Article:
“I don’t know how much we can really blame COVID, or how much of this is that we’re just recognizing more of it,” Dr. Noel Bairey Merz, director of the Barbra Streisand Heart Center at Cedars-Sinai in Los Angeles, told “Good Morning America” on Monday. “But, heart disease is the leading killer of women and all ages, including teenagers, midlife women and older women. This is just a component of that major killer. So, it’s really something that needs to be addressed.”
Merz said one in five of those who suffer from the heart-brain disorder will have another attack within a decade.
In an October news release, Cedars-Sinai shared Smidt Heart Institute research published in the Journal of the American Heart Association, which suggests that middle-aged and older women are being diagnosed up to 10 times more often than younger women or men of any age.
The study suggested that the condition has become more common, with incidences rising since well before coronavirus swept the globe.
“Although the global COVID-19 pandemic has posed many challenges and stressors for women, our research suggests the increase in Takotsubo diagnoses was rising well before the public health outbreak,” Susan Cheng, director of the Institute for Research on Healthy Aging in the Department of Cardiology at the Smidt Heart Institute and senior author of the study, said in a statement. “This study further validates the vital role the heart-brain connection plays in overall health, especially for women.”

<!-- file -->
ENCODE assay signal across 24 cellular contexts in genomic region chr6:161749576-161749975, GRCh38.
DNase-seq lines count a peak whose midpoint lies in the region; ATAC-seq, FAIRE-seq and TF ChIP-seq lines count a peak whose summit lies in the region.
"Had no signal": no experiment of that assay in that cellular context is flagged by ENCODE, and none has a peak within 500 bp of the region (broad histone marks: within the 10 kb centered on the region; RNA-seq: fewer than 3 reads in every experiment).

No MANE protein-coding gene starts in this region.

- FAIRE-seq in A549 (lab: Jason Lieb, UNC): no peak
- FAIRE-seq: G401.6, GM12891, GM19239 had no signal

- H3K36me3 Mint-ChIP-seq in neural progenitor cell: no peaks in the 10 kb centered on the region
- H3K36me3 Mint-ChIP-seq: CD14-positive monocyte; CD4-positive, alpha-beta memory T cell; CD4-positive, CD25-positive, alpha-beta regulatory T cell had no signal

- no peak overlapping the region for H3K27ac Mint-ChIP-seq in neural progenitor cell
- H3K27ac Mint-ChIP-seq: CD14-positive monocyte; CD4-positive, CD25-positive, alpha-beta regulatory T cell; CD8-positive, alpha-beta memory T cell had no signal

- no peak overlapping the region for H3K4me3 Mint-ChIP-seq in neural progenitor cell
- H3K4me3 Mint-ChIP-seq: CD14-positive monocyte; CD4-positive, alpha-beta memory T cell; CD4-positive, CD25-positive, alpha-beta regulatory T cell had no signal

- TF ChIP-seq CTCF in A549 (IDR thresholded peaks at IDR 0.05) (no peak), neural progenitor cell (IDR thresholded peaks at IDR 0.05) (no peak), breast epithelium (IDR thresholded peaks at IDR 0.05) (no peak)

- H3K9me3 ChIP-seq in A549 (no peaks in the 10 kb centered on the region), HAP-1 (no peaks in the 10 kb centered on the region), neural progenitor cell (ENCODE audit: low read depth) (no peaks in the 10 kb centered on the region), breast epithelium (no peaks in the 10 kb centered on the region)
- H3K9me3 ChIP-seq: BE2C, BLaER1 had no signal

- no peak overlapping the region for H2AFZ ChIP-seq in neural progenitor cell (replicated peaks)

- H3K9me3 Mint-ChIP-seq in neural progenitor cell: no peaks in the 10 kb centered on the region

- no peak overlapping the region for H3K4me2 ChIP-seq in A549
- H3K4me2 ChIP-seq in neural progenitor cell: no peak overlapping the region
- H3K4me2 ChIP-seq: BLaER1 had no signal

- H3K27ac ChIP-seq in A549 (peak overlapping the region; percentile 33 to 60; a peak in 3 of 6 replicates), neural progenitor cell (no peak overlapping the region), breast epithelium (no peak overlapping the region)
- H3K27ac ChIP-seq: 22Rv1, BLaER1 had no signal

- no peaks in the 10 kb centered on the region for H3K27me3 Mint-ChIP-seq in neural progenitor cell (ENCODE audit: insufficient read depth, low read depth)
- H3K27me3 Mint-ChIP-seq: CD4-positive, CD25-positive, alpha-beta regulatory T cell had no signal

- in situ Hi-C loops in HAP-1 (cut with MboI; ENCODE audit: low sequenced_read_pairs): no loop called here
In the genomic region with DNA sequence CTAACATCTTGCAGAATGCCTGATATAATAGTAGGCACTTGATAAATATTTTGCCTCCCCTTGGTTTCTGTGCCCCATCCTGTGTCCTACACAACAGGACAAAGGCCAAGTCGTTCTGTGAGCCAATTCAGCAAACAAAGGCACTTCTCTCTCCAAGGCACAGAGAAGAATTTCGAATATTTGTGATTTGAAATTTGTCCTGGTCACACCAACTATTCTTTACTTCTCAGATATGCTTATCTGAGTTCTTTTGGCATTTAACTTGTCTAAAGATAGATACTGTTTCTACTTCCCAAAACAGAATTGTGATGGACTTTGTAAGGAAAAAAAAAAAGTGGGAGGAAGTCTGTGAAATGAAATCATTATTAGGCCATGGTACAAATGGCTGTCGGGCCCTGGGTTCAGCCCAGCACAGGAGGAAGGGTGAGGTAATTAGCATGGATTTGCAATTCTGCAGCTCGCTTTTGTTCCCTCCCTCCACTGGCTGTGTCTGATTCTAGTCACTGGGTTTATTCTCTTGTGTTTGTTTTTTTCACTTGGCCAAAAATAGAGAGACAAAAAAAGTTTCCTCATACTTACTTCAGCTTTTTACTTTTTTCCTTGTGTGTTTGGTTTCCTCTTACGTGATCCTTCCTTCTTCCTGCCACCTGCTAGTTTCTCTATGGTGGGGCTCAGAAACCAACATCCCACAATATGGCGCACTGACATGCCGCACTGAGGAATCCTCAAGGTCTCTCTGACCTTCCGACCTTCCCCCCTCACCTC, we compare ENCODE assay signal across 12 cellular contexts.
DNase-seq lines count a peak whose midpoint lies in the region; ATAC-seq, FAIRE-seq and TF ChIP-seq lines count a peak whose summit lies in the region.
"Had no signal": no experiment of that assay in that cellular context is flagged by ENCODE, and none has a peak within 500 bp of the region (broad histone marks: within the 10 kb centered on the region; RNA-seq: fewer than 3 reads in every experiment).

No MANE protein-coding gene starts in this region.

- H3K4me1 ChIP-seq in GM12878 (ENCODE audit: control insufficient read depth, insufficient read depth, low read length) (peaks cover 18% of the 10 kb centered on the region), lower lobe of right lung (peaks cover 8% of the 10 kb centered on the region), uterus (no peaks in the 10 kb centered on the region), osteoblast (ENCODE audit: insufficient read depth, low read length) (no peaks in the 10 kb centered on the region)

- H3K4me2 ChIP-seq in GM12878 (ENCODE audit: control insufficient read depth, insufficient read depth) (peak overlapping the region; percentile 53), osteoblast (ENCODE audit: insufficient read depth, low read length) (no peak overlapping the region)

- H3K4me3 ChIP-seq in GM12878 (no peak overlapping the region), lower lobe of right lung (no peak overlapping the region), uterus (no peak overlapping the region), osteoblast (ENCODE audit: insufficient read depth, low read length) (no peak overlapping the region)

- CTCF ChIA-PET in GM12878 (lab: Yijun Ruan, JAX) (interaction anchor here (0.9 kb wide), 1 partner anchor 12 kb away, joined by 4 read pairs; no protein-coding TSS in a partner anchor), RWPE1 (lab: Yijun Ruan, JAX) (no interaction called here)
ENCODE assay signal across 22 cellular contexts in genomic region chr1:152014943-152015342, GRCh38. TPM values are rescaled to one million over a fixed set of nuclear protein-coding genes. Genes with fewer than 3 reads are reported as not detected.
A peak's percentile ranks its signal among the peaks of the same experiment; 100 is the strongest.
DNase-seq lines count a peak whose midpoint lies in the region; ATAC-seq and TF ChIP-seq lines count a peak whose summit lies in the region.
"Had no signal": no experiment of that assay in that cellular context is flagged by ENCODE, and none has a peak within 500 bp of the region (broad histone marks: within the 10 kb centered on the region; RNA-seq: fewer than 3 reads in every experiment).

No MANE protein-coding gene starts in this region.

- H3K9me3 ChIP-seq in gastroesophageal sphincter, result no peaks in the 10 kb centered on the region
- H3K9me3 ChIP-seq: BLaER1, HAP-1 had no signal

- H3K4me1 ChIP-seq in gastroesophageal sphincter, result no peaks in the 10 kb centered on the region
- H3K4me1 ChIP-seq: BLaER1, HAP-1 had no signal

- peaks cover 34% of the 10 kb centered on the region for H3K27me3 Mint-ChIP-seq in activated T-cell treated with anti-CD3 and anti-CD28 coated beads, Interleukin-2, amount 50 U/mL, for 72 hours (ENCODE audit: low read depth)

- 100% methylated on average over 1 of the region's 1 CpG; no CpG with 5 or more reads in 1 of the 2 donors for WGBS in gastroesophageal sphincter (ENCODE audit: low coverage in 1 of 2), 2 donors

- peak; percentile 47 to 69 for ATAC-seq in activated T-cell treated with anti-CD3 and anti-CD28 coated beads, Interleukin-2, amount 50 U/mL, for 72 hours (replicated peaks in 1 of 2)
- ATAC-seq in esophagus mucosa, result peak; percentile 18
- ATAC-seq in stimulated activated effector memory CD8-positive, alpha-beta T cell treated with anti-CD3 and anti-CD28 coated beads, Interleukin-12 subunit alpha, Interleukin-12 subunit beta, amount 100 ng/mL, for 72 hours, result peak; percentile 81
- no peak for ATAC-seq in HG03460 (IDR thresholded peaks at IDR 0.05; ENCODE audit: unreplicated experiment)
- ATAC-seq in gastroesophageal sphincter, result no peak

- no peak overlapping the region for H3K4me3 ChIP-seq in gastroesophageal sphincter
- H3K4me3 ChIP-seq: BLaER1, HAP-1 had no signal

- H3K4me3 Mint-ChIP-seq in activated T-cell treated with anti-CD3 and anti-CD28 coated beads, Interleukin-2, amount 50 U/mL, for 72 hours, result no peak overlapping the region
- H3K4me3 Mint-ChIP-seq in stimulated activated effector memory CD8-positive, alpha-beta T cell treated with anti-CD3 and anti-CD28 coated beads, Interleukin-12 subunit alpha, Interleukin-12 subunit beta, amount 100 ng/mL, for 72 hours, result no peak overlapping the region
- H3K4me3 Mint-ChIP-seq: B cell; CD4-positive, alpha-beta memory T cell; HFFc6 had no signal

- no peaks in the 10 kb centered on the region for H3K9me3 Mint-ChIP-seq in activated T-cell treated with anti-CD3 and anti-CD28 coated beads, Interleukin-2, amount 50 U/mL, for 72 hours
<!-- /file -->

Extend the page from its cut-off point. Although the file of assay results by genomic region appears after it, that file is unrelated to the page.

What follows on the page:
Cheng and her team used national hospital data from more than 135,000 men or women diagnosed with Takotsubo syndrome between 2006 and 2017 to reach these conclusions.
Researchers are still working to investigate the longer-term implications of the diagnosis and its risk factors.
According to Harvard University, citing the American Heart Journal, Takotsubo cardiomyopathy is a weakening of the left ventricle – the heart’s main pumping chamber – usually due to severe emotional or physical stress.
The main symptoms of broken heart syndrome include chest pain and shortness of breath, and the Mayo Clinic notes that it can mimic a heart attack.
The clinic and Harvard both note that the precise cause of Takotsubo cardiomyopathy is not clear, but that some believe a squeezing of the large or small arteries or changes in heart muscle cells or coronary blood vessels could play a role.
Complications from it include low blood pressure, heart failure, blood clots in the heart, arrhythmias and pulmonary edema, or fluid in the lungs.
The Mayo Clinic also said the use of certain drugs may lead to broken heart syndrome, including anxiety or emergency medications and nasal decongestants.